Option 1B: Building Leadership Capacity to Develop Provision for Disadvantaged Pupils

  • Examine effective approaches to using additional funding
  • Explore leadership attributes to develop strategic approach to supporting vulnerable pupils

Emma Hollis-Brown, Education consultant 


Option 1C: Reducing the Attainment Gap to Improve Student Outcomes

  • Practical approaches to successfully reducing the gap from -38 to single figures with a Progress 8 score of 0.18

Mike Spackman, Head of Inclusion, St Peter’s School, Bournemouth


Option 1D: Pupil Premium Pathways

  • Using an Ofsted commended whole school system Pupil Premium Pathways, to change the culture and strategy to improve and transform the outcome of disadvantaged students

Danny Bullock, SSAT Leadership Programme Fellow, Assistant Principal for Inclusion, Leeds West Academy


2.40
Afternoon refreshments


2.45
OPTION STRAND 2

Option 2A: Pupil Premium Pathways

  • Using an Ofsted commended whole school system Pupil Premium Pathways, to change the culture and strategy to improve and transform the outcome of disadvantaged students

Danny Bullock, SSAT Leadership Programme Fellow, Assistant Principal for Inclusion, Leeds West Academy


Option 2B: A School Without Sanctions

  • Creating a strategic leadership of change
  • Giving staff ownership in the overall vision, agency over policies, procedures, operational day-today matters to create a school vision that everyone owns

Mick Simpson, Headteacher, Kilgarth School, Wirral


Option 2C: Building Leadership Capacity to Develop Provision for Disadvantaged Pupils

  • Examine effective approaches to using additional funding
  • Explore leadership attributes to develop strategic approach to supporting vulnerable pupils

Emma Hollis-Brown, Education consultant


Option 2D: Reducing the Attainment Gap to Improve Student Outcomes

  • Practical approaches to successfully reducing the gap from -38 to single figures with a Progress 8 score of 0.18

Mike Spackman, Head of Inclusion, St Peter’s School, Bournemouth

Professor Becky Allen
Professor of Education
UCL Institute of Education

Becky Allen is a Professor of Education at the UCL Institute of Education. An economist by training and former secondary school teacher, she is an expert in the analysis of large datasets. Her research explores how schools respond to changes in government policy, with a particular focus on school accountability and teacher labour markets. Between 2014 and 2017, she founded and led Education Datalab. In 2017, she co-founded an app for teachers called Teacher Tapp, which is already the largest teacher survey in the UK. Her book on teacher careers called ‘The Teacher Gap’ was published last year.


Robbie Coleman
Head of Policy
Education Endowment Foundation

Robbie Coleman is Head of Policy at the Education Endowment Foundation (EEF), an independent grant-making charity dedicated to challenging educational disadvantage, sharing evidence and finding out what works. Prior to this, Robbie worked as an English teacher in East London. In an earlier role at the EEF, Robbie co-authored the Teaching and Learning Toolkit, an accessible summary of educational research. All of the EEF’s resources, including the Toolkit and guidance on literacy, mathematics, science and a range of other topics are available at: http://educationendowmentfoundation.org.uk/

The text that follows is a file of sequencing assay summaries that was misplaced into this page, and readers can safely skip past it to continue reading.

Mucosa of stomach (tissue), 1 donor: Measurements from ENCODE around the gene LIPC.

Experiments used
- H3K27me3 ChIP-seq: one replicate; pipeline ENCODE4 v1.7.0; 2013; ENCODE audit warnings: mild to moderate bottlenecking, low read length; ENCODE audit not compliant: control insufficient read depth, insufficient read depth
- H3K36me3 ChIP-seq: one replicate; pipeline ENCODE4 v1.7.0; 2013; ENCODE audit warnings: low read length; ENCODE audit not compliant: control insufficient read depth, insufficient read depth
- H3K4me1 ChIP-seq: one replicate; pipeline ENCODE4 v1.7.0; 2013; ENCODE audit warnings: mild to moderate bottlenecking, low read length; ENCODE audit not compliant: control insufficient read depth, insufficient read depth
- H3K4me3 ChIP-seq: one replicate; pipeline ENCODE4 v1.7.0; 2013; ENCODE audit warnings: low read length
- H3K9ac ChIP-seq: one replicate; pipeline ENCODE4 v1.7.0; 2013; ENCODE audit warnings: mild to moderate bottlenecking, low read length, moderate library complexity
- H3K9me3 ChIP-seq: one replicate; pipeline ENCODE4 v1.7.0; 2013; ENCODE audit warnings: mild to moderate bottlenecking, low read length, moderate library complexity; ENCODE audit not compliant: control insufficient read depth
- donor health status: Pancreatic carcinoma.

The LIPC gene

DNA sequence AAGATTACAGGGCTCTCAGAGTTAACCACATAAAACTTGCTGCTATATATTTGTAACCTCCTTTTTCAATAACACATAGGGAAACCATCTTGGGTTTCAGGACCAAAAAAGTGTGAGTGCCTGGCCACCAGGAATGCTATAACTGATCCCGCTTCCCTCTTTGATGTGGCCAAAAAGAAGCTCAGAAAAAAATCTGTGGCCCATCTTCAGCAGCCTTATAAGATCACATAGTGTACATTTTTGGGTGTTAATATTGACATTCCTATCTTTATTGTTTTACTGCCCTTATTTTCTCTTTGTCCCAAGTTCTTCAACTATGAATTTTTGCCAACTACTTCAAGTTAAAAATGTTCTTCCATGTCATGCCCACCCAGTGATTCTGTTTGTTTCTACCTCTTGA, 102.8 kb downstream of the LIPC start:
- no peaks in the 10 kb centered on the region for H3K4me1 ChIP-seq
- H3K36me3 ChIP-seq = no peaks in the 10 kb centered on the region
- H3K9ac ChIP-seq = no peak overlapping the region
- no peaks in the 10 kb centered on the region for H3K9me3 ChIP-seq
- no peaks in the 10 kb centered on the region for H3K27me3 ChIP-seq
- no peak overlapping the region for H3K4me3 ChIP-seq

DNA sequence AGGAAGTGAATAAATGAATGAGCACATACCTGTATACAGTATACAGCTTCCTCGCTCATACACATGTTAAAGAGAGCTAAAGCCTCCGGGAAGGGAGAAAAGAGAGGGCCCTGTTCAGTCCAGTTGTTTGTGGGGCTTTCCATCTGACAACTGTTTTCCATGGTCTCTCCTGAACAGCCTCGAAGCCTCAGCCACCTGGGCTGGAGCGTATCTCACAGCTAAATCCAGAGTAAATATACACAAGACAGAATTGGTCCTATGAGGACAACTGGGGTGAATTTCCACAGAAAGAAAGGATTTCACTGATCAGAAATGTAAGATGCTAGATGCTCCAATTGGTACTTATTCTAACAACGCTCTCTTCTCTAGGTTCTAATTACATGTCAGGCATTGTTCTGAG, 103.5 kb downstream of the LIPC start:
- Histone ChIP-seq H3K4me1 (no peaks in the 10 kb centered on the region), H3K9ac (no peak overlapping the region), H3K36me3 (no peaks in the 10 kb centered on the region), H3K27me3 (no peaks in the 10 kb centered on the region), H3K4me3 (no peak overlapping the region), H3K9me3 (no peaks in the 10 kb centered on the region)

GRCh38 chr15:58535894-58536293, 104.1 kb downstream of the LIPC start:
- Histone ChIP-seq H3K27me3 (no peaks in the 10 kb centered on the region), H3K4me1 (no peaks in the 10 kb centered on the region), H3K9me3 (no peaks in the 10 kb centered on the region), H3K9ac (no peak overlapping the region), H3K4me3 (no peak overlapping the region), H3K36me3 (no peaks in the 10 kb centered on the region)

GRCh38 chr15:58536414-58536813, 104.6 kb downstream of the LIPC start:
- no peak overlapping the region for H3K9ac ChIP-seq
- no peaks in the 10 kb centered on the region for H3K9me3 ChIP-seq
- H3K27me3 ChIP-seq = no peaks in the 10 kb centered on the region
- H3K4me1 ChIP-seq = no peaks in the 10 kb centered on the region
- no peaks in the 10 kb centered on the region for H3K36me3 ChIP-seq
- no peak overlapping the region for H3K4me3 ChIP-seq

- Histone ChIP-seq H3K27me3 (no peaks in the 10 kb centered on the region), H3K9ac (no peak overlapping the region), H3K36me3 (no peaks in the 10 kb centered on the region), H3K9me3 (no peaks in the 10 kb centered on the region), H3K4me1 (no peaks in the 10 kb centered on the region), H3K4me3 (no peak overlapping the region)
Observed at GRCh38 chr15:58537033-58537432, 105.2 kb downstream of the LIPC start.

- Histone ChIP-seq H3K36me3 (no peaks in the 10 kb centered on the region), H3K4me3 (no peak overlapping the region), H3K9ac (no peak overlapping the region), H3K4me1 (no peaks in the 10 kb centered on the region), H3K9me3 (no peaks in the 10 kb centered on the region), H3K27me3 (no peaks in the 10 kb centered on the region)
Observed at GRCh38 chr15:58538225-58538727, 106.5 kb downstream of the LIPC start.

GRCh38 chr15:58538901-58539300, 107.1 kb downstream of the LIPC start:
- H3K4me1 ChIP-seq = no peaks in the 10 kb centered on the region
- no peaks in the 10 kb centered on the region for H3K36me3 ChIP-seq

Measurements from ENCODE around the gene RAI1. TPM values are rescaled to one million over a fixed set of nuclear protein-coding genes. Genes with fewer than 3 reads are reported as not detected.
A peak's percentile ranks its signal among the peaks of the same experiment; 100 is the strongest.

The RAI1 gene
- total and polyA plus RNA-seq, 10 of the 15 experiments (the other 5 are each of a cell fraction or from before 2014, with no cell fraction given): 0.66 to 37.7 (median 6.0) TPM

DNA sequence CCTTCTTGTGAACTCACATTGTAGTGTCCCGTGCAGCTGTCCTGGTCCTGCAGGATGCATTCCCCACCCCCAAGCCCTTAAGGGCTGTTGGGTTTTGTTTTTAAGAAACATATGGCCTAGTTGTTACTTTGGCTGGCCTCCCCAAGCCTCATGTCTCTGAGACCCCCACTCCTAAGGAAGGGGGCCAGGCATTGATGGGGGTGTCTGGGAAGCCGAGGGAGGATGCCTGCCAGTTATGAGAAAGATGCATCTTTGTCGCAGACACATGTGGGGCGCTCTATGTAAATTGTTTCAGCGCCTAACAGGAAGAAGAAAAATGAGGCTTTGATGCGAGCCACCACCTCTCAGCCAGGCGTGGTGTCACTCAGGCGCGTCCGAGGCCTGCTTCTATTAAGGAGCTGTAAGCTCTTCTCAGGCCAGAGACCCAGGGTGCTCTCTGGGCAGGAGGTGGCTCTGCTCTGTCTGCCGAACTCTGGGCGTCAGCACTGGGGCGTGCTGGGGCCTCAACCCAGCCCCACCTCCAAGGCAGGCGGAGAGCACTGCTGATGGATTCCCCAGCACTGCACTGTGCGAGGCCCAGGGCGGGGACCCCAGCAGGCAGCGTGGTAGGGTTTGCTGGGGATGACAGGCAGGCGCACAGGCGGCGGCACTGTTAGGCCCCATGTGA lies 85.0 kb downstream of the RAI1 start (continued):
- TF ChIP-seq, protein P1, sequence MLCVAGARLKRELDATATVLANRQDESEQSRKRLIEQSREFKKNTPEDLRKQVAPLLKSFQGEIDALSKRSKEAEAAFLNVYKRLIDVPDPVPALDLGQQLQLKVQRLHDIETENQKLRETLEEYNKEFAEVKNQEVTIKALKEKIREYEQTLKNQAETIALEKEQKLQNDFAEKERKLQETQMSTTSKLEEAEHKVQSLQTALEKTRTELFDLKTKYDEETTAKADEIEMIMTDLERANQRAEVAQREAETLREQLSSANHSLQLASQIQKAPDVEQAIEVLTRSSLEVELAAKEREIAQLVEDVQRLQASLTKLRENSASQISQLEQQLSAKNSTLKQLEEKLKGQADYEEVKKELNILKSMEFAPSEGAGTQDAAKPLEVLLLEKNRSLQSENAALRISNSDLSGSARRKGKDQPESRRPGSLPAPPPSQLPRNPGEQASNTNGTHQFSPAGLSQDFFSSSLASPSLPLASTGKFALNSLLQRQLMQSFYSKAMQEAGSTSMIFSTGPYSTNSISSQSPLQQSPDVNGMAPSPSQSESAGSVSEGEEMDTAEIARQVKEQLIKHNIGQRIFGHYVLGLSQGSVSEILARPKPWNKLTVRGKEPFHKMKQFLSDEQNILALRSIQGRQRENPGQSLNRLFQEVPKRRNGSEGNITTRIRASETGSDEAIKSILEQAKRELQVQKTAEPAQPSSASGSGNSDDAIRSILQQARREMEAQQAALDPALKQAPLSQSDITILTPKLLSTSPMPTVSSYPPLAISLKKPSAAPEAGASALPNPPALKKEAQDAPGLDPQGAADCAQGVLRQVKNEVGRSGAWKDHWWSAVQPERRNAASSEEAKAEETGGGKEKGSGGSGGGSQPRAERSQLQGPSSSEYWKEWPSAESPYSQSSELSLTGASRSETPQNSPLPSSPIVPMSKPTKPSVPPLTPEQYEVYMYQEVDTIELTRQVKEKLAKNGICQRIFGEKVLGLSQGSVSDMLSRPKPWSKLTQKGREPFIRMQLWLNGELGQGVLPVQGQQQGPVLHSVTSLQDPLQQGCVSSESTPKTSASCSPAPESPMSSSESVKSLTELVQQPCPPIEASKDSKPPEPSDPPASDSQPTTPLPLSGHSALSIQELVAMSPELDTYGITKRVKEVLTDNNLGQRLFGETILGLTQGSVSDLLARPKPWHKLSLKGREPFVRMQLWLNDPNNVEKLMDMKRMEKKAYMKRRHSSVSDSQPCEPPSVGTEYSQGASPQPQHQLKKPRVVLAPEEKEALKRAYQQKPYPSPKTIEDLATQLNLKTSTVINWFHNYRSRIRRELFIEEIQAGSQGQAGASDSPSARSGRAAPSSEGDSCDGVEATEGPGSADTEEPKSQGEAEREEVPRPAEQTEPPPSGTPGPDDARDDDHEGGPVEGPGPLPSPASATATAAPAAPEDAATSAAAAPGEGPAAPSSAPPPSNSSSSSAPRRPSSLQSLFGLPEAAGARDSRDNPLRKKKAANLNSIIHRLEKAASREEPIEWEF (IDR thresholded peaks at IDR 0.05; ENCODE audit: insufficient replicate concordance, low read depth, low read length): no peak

Danny Bullock
Assistant Principal for Inclusion
Leeds West Academy

Danny is Assistant Principal for Inclusion at a challenging inner city school in Leeds. He is working at changing the culture and strategy to improve the outcomes for students, with a strong focus on disadvantaged and students with special educational needs. His work with on Pupil Premium Pathway has been commended by Ofsted in a recent inspection.   The school has recently overseen a year of significant change with the creation of an additional needs team, implementation of a Nurture provision and a platform for understanding the needs of all learners.


Emma Hollis – Brown
Education consultant

Emma has wide ranging experience of teaching and learning, working in a range of institutions (11-18) specializing in delivering curriculum solutions in English, Literacy and the Performing Arts and leading high performing faculties to success. Since 2004 she has developed a career in teacher training, leadership challenge and inspection and advisory work, supporting curriculum innovation and collaborative quality assurance. In 2011 she established her own training and consultancy company delivering a range of contracts across public and private sectors. She is a full qualified and badged Lead Ofsted Inspector (schools and ITT remits) and has led a number of quality assurance reviews of primary and secondary schools.


Mike Spackman
Head of Inclusion
St. Peter’s School, Bournemouth

Mike Spackman is the Head of Inclusion at St Peter’s School, Bournemouth. Mike, with the help of the school’s senior team and staff, ensured that St Peter’s School has successfully overcome an entrenched historical culture of abysmal behaviour, low aspiration and poor performance. Standards in behaviour, teaching and achievement have risen considerably, and these improvements are being sustained with the help of more rigorous monitoring and high quality training.


Mick Simpson
Headteacher
Kilgarth School, Wirral

Mick Simpson is the inspirational Headteacher of Kilgarth School, Wirral, an 11 to 16 boys’ school who are experiencing social, emotional and mental health difficulties. The Headteacher and his senior team, with the support of an exceptionally skilled and experienced governing body, have created a shared and clear vision for the
school. This resulted in an extremely high morale in an exceptional atmosphere that nurtures pupils’ learning and improves their behaviour.